In 2015, the Cyprus economy clambered out of recession, the long-awaited foreclosure law was finally passed and the government submitted its proposals for public-sector reform to the Attorney-General. The start-up scene has also been busy, with initiative such as the IDEA programme sponsored by Bank of Cyprus and Chrysalis Leap.
Yet somehow this was not enough to change business perceptions which form an important part of the Global Competitiveness rankings of the World Economic Forum (WEF).
Cyprus’ score dropped just 0.23 points to 4.0 from 4.23 in the previous year, but this was enough to knock it down 25 places in the global rankings to 83 in 2016-17, from 58 in 2015-16.
Cyprus scored worse in pretty much every category, from the quality of institutions to the state of the financial market.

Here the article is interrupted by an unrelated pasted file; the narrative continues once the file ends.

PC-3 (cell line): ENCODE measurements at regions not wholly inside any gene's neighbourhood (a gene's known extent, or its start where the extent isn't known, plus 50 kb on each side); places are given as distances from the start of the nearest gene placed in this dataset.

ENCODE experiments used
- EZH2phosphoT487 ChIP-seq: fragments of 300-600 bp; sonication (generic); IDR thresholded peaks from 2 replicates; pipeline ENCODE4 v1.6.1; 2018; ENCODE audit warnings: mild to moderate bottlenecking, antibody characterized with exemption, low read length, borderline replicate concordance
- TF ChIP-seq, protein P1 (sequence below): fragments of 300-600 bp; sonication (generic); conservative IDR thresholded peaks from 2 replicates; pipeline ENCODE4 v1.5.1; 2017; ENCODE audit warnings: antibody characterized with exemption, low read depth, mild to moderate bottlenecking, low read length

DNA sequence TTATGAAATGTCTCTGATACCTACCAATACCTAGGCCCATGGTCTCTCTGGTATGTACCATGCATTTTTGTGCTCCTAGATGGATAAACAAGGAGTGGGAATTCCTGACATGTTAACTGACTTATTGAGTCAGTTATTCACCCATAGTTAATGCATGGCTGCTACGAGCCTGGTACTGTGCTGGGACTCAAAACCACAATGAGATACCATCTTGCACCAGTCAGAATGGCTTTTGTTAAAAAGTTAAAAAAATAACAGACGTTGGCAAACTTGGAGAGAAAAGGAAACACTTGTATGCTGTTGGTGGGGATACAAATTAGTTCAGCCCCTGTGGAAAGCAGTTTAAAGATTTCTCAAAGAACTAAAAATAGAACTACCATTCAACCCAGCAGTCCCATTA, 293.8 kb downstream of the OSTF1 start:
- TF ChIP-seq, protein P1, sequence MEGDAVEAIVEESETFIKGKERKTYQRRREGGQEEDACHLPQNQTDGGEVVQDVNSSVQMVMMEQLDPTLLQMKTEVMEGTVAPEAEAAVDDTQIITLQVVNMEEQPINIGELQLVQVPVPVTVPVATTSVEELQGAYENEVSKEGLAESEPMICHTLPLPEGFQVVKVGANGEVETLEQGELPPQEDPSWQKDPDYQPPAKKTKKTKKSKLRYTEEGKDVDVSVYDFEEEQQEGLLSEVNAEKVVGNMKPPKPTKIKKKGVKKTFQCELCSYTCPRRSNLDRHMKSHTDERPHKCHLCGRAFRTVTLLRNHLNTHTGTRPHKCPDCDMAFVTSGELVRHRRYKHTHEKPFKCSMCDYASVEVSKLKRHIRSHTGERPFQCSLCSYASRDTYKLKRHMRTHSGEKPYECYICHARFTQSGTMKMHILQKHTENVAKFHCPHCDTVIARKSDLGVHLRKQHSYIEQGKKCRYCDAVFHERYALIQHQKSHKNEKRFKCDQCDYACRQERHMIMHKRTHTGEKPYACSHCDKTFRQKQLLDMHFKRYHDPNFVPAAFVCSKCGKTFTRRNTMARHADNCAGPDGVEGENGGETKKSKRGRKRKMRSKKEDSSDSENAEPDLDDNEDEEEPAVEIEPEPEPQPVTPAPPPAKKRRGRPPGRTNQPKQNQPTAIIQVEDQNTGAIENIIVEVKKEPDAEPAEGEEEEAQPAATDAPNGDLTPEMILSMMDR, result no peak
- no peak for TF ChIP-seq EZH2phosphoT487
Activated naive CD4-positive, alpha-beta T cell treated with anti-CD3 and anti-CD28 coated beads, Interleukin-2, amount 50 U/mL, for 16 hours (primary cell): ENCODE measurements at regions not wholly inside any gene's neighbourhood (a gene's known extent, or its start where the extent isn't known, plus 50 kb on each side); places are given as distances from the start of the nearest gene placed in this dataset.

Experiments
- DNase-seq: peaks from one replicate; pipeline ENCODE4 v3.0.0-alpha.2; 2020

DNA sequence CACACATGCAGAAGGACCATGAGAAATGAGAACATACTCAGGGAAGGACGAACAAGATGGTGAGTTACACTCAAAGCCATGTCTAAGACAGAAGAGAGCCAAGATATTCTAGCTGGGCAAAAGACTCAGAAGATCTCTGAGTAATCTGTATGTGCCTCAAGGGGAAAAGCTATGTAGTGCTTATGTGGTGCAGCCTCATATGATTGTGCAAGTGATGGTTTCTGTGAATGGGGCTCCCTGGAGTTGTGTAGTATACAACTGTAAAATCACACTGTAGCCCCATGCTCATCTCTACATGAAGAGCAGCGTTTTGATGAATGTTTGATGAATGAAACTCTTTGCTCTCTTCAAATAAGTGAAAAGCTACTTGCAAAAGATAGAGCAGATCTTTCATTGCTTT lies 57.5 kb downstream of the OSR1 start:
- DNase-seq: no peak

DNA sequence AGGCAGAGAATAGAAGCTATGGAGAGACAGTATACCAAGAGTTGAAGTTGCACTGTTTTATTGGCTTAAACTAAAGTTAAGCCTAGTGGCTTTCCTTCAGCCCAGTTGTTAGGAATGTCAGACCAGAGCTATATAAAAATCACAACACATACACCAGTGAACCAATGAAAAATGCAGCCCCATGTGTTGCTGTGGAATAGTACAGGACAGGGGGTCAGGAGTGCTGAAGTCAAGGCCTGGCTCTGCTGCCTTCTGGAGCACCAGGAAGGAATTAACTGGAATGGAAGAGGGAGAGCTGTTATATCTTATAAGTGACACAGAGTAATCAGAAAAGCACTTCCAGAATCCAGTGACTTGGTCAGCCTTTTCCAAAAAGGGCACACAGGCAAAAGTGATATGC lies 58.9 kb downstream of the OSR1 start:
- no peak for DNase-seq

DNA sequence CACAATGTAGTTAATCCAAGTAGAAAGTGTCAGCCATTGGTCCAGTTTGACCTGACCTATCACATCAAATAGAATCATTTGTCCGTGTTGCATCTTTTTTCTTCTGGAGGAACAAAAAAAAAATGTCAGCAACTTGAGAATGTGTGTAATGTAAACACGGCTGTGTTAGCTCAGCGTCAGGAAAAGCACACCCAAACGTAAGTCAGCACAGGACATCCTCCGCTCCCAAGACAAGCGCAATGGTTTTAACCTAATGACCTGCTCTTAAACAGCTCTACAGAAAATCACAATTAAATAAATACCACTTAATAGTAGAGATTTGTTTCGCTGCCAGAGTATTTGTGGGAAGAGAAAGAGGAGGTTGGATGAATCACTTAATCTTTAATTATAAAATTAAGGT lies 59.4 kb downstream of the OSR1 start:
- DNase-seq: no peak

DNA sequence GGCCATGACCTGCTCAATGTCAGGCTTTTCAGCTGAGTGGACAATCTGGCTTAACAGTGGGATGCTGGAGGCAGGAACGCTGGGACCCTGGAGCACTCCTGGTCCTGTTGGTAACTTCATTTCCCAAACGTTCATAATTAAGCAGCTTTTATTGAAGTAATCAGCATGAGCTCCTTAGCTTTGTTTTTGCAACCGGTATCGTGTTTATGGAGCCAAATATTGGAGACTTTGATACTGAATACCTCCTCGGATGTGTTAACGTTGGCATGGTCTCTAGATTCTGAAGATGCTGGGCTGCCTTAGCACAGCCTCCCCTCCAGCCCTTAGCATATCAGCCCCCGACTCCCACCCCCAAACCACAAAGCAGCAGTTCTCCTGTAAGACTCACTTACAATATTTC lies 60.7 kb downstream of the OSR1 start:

A large part of the rankings comes from an annual survey of senior executives carried out in April each year. According to the rules, 75% of the executives must be the same each year.
Somehow they were more depressed about the general situation in April 2016 than in April 2015, despite the fact that Cyprus had just exited the bailout programme, they had lived a full year without capital controls and the economy had returned to growth.
This underlines the problems of surveys that rely on perceptions. More public officials have been prosecuted or jailed for corruption since the crisis than at any previous time. This is ultimately good for governance, but it also raises publicity for the crimes, which in turn could be affecting executives’ perceptions.
There is a lot of research these days about how our brains automatically give greater weight to more recent information (the ‘availability heuristic’).
More puzzlingly still, Cyprus’ absolute score was worse for the macroeconomy than in the previous year. The macroeconomic indicators are based on actual outcomes rather than...